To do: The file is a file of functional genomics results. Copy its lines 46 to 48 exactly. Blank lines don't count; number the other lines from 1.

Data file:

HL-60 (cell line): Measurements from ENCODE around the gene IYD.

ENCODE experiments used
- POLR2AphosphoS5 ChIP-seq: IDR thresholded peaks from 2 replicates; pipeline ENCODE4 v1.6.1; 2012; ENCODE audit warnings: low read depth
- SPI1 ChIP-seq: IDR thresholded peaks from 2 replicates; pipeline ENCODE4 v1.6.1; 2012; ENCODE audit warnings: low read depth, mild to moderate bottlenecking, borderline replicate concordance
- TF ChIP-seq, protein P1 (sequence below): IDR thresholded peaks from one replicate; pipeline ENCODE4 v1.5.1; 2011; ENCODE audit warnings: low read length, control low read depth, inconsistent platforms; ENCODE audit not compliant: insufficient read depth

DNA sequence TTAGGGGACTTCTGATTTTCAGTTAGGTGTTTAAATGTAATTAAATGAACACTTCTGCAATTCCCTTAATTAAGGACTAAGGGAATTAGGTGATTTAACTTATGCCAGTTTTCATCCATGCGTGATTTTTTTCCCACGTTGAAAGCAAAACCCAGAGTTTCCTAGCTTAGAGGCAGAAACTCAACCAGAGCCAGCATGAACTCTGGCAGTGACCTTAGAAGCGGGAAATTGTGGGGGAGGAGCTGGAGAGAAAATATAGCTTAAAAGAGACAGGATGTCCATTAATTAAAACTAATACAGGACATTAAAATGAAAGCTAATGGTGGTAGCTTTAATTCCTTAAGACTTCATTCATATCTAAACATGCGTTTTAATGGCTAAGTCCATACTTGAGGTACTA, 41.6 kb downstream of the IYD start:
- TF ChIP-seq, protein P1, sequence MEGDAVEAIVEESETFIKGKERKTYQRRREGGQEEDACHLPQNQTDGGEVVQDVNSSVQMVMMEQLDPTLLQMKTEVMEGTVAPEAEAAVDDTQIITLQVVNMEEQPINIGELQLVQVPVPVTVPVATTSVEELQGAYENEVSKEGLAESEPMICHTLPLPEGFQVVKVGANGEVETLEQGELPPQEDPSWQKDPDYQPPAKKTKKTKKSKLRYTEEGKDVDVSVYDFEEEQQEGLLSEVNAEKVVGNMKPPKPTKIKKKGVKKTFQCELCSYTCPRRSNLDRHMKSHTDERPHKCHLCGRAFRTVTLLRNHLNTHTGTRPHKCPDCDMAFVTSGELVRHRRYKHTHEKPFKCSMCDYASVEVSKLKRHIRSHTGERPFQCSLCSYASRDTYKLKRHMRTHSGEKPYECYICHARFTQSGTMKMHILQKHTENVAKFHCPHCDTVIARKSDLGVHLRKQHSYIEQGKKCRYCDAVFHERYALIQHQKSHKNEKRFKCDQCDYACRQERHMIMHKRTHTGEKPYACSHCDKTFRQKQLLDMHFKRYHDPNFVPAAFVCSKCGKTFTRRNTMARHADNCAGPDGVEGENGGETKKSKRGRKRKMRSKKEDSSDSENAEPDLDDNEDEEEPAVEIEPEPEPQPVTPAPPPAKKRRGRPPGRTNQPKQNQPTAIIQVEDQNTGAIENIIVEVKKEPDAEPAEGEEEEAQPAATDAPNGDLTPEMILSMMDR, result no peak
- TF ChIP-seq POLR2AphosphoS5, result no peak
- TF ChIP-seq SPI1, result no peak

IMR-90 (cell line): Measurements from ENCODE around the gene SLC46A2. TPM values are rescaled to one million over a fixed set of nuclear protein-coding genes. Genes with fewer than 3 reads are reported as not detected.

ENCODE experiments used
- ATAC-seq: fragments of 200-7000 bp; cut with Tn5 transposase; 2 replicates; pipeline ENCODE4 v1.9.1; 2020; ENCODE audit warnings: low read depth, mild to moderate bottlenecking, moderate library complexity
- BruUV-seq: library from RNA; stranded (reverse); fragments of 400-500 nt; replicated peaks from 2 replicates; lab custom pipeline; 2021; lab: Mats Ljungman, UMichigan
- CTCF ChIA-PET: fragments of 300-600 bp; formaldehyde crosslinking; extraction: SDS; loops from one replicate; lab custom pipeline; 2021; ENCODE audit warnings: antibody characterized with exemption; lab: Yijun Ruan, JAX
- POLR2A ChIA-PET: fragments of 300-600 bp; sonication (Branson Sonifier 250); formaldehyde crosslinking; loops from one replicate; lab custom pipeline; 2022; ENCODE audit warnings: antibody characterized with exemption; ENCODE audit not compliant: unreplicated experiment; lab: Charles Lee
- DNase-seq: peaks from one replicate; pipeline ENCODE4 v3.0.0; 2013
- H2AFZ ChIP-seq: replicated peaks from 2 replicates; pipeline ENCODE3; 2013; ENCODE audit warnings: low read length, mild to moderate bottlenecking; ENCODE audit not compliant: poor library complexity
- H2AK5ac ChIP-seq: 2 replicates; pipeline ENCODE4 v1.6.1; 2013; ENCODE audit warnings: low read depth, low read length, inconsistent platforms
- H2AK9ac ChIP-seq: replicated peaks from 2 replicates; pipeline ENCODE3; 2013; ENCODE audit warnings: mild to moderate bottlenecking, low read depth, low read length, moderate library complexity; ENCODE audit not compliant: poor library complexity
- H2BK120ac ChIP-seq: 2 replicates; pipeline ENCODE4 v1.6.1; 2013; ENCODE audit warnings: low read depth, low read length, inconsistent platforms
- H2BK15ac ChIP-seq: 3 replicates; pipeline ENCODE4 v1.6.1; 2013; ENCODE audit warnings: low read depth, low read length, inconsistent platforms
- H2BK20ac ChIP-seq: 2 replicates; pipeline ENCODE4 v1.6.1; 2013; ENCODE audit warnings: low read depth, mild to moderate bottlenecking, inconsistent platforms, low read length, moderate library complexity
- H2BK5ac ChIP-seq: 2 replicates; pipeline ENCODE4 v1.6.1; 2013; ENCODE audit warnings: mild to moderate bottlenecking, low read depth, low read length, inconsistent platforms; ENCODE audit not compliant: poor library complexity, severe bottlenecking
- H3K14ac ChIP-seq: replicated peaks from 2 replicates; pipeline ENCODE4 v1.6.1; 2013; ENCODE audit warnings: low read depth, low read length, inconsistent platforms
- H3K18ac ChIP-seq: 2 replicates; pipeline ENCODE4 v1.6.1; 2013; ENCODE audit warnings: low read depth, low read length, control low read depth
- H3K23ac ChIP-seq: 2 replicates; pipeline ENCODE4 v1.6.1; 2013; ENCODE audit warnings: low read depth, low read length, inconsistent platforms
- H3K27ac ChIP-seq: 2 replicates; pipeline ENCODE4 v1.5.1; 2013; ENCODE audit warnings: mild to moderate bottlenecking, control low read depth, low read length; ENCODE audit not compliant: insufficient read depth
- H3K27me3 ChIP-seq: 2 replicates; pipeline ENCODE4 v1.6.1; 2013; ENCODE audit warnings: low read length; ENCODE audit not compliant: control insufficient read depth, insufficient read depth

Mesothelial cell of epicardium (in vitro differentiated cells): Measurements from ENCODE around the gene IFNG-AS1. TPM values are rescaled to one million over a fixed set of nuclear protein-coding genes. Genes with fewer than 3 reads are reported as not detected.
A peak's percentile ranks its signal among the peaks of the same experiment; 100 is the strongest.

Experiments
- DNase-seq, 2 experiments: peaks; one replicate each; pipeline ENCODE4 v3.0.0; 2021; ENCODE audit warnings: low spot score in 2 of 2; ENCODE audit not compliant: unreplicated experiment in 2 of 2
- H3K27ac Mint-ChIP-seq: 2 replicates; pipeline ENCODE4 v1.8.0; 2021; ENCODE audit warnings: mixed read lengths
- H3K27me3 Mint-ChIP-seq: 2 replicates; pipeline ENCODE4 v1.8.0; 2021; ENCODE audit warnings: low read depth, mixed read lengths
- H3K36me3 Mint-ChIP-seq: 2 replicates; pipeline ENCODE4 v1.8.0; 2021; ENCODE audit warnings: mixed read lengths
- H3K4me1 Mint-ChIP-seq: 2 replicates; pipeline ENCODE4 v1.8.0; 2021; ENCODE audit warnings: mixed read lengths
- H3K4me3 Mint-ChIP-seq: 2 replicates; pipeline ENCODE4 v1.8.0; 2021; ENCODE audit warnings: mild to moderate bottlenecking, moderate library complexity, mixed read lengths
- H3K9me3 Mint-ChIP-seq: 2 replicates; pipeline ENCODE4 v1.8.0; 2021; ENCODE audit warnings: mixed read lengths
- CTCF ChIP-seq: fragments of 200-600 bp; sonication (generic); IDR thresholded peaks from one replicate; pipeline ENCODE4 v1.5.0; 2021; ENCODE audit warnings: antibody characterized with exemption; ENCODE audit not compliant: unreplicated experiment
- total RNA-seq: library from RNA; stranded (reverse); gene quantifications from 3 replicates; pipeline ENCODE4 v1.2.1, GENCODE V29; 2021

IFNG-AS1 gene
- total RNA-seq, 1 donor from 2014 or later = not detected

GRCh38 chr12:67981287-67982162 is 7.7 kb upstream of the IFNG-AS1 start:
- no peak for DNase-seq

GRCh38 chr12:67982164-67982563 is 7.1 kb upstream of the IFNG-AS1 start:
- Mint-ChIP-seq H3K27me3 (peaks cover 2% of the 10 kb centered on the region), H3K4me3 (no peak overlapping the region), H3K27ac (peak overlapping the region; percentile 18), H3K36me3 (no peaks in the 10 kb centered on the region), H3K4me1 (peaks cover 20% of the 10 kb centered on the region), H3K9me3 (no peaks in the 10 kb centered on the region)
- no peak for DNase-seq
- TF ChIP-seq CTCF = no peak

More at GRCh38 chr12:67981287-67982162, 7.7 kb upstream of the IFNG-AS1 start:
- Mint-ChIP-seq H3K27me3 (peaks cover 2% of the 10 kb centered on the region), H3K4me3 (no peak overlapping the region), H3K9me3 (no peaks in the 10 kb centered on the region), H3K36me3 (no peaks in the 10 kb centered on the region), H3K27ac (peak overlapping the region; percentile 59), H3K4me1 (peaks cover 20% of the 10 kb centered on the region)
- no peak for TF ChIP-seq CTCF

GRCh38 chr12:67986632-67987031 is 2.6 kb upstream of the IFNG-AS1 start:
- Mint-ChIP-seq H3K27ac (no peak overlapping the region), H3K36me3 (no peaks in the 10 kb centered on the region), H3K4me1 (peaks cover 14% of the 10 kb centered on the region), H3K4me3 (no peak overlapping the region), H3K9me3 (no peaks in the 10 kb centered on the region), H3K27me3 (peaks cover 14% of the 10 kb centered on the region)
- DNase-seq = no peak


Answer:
- Mint-ChIP-seq H3K27me3 (peaks cover 2% of the 10 kb centered on the region), H3K4me3 (no peak overlapping the region), H3K27ac (peak overlapping the region; percentile 18), H3K36me3 (no peaks in the 10 kb centered on the region), H3K4me1 (peaks cover 20% of the 10 kb centered on the region), H3K9me3 (no peaks in the 10 kb centered on the region)
- no peak for DNase-seq
- TF ChIP-seq CTCF = no peak